Thursday, March 29, 2012

Technology All CG Artists Should Know About

Maybe you're reading this article because you are an intrigued CG artist. You have been involved with designing characters and props for movies, video games, and animations for years, or possibly only months. You have an established portfolio of designs that are helping you to find more work, but maybe there is something else out there. Maybe you'd want more from your designs aside from a cool screen saver. The countless hours on top of hours spent on each individual project deserve a little bit more respect, and I know how you can fulfill that.
3D printing is a technology that can bring your designs to life. This technology can help build your portfolio in a very "unorthodox" way that stands out from other CG artists. 3D printing is a form of manufacturing that involves the layer by layer assembly of products. In order for this technology to follow through, a design will have to be mocked up through one of various softwares. The 3D file created will be sent to a "3D printer", or the machine that physically manufactures the product. The computer on the printer will tell the ink jets, laser, nozzles, or ultraviolet rays, exactly where to begin manufacturing the product. 3D printing creates products one layer at a time in a very unorthodox form of manufacturing. This layer-by-layer process gives 3D printing almost complete geometrical independence, opposed to traditional forms of machining or CNC cutting. Products can be created in ceramics, thermoplastics like ABS, precious metals, or even full color materials. What does this mean?
CG artists can physically manufacture their designs through 3D printing. The hours of work and effort spent on projects can yield a physical model to hold in your very own hands. 3D printing isn't free, but it isn't unobtainable. Buying a 3D printer might be an option, as some printers only cost around $1,000. However, not everyone can simply throw around $1,000. Creating a 6 inch character models (dependent on the width and shape) could cost less than $100. A hollowed out model at 5" x 2" x 3" might cost $25 in full color. These models can be created through 3D printing services that exist on an international level. What comes from manufacturing your models?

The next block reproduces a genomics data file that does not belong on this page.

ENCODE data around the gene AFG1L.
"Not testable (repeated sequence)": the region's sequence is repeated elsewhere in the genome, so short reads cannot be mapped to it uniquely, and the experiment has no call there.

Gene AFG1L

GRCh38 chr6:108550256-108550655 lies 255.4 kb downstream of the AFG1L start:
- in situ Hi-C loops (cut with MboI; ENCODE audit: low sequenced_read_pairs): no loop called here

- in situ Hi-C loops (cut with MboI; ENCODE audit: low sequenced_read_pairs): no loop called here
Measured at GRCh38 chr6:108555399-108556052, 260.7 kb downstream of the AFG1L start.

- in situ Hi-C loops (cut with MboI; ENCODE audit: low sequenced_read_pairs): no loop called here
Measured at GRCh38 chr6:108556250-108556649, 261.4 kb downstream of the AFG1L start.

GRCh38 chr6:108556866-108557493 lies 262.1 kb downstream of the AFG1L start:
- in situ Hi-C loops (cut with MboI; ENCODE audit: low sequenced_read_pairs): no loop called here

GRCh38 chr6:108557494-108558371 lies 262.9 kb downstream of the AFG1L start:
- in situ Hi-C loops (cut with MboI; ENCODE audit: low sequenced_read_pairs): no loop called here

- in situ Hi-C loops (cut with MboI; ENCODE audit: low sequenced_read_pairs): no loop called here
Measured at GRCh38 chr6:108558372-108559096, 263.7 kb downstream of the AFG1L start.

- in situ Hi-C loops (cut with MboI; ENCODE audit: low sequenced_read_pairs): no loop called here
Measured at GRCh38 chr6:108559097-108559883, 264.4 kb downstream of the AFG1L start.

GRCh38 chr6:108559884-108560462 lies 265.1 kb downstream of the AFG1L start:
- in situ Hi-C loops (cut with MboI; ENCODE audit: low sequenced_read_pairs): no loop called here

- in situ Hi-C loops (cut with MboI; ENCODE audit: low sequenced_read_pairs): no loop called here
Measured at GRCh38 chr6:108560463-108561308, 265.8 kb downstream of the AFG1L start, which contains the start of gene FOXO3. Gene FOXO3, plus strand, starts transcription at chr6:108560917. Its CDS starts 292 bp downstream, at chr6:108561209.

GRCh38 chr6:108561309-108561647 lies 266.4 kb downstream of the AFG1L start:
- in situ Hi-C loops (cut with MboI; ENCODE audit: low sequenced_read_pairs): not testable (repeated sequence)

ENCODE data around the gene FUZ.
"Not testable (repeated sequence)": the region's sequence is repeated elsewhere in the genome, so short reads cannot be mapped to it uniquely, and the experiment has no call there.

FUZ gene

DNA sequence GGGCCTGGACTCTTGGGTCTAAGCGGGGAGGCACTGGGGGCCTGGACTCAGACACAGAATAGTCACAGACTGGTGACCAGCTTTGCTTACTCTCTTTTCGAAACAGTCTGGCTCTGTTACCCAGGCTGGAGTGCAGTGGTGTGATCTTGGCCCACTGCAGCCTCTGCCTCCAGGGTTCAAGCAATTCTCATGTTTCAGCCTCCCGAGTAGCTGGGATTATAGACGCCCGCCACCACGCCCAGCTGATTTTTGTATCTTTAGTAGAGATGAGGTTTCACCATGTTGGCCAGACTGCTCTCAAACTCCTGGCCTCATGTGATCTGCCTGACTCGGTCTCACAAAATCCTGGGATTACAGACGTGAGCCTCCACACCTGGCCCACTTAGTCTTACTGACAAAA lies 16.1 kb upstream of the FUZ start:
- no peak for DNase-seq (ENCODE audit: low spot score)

Perhaps you have an interview coming up with a large corporation that may be hiring you. Of course you will print out your 2D portfolio to present, and this is very valuable. However, imagine handing your interviewer physical models of your best designs. Holding a visual model has the power to truly sell yourself, and your portfolio.
Maybe you have an interesting concept idea that people will pay for. Many people open up their own stores within these 3D printing communities offering specific character models that consumers can buy. This would be a different way to pocket some residual income from your current designs.
You just might want to have a physical model of a design that is valuable to you. The hours of hard work and effort put into creating a 3D image might have meant something to you; if you really cared about the project, maybe you want to own a piece of it. By that I mean: you might want to have your design sitting on your night stand or on your wall. You might want to hold on to your hard work... literally. It is inspiring to physically hold on to something that you put so much time and heart into; 3D printing is a way to bring a piece of you into real life. Whether you are preparing a physical portfolio as an artist or engineer, or you just want to bring your creations to life, 3D printing can help advance you in your career as a designer.

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